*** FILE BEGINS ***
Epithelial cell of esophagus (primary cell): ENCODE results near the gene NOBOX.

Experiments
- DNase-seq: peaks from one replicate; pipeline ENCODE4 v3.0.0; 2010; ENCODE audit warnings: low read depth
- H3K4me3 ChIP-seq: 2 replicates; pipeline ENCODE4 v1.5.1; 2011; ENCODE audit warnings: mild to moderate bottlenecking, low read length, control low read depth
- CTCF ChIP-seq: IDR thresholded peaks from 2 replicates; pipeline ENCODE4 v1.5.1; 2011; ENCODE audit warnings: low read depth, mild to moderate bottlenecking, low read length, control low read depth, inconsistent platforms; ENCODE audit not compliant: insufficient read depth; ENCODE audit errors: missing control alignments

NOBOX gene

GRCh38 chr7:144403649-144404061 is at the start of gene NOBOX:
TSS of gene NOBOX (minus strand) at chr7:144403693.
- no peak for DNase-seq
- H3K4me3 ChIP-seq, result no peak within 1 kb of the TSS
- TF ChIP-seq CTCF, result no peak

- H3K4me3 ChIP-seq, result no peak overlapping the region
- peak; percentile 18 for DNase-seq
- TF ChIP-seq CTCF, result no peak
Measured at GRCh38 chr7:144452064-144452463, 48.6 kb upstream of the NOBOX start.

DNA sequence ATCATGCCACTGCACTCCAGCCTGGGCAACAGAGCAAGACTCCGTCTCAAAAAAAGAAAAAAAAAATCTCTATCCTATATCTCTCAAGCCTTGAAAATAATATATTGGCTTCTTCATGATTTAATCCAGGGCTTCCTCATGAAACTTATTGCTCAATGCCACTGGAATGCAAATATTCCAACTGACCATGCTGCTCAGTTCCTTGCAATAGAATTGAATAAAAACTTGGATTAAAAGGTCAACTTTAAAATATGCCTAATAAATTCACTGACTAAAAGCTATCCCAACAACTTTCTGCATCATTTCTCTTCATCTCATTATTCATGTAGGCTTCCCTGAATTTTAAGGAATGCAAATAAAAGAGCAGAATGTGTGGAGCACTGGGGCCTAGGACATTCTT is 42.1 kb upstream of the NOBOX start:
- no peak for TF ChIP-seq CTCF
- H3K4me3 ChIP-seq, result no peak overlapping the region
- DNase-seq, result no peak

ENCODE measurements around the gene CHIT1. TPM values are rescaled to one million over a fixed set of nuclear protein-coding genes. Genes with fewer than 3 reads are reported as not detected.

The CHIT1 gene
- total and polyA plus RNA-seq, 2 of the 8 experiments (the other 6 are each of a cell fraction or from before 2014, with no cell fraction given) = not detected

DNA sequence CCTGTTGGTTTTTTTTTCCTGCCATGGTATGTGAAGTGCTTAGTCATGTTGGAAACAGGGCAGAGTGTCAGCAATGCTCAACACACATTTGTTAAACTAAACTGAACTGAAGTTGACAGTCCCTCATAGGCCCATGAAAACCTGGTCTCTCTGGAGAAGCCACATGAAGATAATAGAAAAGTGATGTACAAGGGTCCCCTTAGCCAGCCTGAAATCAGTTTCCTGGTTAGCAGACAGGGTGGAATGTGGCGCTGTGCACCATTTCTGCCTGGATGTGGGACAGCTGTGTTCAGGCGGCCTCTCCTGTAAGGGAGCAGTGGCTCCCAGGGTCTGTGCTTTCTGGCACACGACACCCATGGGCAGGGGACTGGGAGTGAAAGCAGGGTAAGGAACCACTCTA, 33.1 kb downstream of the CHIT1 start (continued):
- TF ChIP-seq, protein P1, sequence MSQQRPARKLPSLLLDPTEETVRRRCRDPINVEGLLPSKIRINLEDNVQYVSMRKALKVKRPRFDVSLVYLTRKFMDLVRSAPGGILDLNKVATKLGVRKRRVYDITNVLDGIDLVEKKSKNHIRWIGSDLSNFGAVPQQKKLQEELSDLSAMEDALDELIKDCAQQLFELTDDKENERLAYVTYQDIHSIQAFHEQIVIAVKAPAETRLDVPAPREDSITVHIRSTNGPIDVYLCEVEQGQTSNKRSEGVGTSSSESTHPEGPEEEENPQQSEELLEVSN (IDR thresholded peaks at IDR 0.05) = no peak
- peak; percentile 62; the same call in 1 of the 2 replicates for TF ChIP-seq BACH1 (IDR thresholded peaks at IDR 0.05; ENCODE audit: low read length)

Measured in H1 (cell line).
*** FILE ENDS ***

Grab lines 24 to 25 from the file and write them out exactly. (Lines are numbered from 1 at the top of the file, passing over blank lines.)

- TF ChIP-seq, protein P1, sequence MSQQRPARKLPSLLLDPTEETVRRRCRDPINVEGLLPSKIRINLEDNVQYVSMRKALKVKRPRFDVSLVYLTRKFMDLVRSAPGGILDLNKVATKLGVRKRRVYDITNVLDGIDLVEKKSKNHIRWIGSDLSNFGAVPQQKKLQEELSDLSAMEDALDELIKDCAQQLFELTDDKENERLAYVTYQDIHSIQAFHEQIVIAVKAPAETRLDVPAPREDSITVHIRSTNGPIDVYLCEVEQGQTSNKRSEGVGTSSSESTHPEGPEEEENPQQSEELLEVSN (IDR thresholded peaks at IDR 0.05) = no peak
- peak; percentile 62; the same call in 1 of the 2 replicates for TF ChIP-seq BACH1 (IDR thresholded peaks at IDR 0.05; ENCODE audit: low read length)